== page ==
Create, implement and monitor your plan.
Create a comprehensive financial plan for your future based on your discussions.
Implement your plan and begin your investments.
Monitor your investments and recommend changes, if necessary.
Adapt your plan as your circumstances change (e.g. marriage, divorce, retirement).
Regular check-ins. Your advisor should schedule regular reviews and seek you out when significant changes occur in the investing environment.
How to Choose a Financial Advisor
Finding the right advisor takes homework. Friends and family can make suggestions, but ultimately you need to find a professional who has qualities that make you feel comfortable sharing information about your life and money. We suggest an advisor who:
Works to understand your personal circumstances, values, investing style, tax situation and goals. They should respond promptly when you experience a life change. Ask the advisor how he or she will help you set priorities and support your goals.
Is a good fit. Make sure the advisor’s expertise matches what you need most. If the advisor works mostly with corporate clients and you aren’t one, it might not be a good fit.
Helps you stay focused. It’s easy to get sidetracked by market news—good and bad. It’s an advisor’s job to help you stay resolute on your goals.
Develops and monitors a personal plan for you and adjusts it when needed. Find out how often the advisor makes significant changes with other clients, and how that affects the fees you may pay. How often can you expect your advisor to check in with you?
Helps you understand fees and expenses. Fees should be transparent. Walk away if they’re not.
Understanding Advisor Fees and Expenses
There are several different types of ways that financial advisors charge for their work, often dictated by how much hands-on services they provide:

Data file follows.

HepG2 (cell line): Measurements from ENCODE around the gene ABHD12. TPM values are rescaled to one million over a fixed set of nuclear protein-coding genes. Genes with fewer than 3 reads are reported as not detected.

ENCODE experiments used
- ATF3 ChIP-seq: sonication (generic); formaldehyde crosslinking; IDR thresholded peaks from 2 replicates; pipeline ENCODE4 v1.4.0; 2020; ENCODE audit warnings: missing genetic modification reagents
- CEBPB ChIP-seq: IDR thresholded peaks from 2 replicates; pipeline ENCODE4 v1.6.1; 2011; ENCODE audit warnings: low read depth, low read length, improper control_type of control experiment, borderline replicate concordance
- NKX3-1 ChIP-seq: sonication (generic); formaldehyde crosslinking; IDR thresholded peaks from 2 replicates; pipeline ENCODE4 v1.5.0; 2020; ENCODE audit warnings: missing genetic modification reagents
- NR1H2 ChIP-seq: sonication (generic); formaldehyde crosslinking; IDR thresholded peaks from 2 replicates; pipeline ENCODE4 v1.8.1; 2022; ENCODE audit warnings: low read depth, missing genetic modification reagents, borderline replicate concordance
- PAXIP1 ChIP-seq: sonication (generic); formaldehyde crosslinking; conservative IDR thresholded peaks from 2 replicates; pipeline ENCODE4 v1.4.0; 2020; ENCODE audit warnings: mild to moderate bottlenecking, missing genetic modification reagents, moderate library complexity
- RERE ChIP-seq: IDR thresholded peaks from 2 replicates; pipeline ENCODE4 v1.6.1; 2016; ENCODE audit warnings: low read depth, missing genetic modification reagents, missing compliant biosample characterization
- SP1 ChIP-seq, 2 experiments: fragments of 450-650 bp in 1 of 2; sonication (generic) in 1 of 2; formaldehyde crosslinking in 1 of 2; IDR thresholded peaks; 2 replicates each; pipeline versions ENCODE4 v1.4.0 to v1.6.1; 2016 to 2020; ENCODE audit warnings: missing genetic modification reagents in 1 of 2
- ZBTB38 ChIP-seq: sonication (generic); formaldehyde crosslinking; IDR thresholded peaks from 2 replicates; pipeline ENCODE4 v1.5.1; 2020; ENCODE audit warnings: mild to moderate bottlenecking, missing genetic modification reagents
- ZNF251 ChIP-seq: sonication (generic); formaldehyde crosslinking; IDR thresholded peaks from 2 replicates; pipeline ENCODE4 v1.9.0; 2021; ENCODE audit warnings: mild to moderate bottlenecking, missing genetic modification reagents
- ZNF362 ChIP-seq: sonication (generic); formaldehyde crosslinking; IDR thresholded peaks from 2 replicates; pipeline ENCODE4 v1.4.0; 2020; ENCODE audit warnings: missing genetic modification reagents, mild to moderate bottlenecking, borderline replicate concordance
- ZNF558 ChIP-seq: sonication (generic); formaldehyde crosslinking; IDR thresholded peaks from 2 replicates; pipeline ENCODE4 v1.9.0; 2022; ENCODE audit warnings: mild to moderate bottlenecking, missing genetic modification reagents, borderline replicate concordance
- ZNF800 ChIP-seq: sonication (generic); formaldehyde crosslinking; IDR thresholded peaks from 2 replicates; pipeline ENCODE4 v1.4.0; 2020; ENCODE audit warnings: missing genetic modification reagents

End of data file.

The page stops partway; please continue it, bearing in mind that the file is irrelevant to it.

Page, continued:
Fee-only financial planner: As the name suggests, fee-only planners charge only for the time spent working with the client.
Fee-based financial planner: A fee-based financial advisor charges a flat rate for their time, but also may collect commissions from products their clients use.
There are also different types of financial advisory products on the market which, again, give different rates depending on the degree of personal service provided.
Digital or Robo-advisors: These financial advisory products use algorithms and online questionnaires to automate financial services given. These services charge annual rates as low as 0.25% of your total assets under management or can be based on the size of your account.
Online financial planners: These financial advisory companies give a mix of automated financial advice and management like robo-advisors but also some limited options for one-on-one advice. Services like these can range from 0.5% to just under 1% annual fees based on your assets in your account or may charge a flat fee for a consultation with the advisor.
Traditional financial advisors: These professionals provide one-on-one advice, planning and management, typically charging annual fees of around 1% of assets under management. They are especially good for more specialized and complex financial management.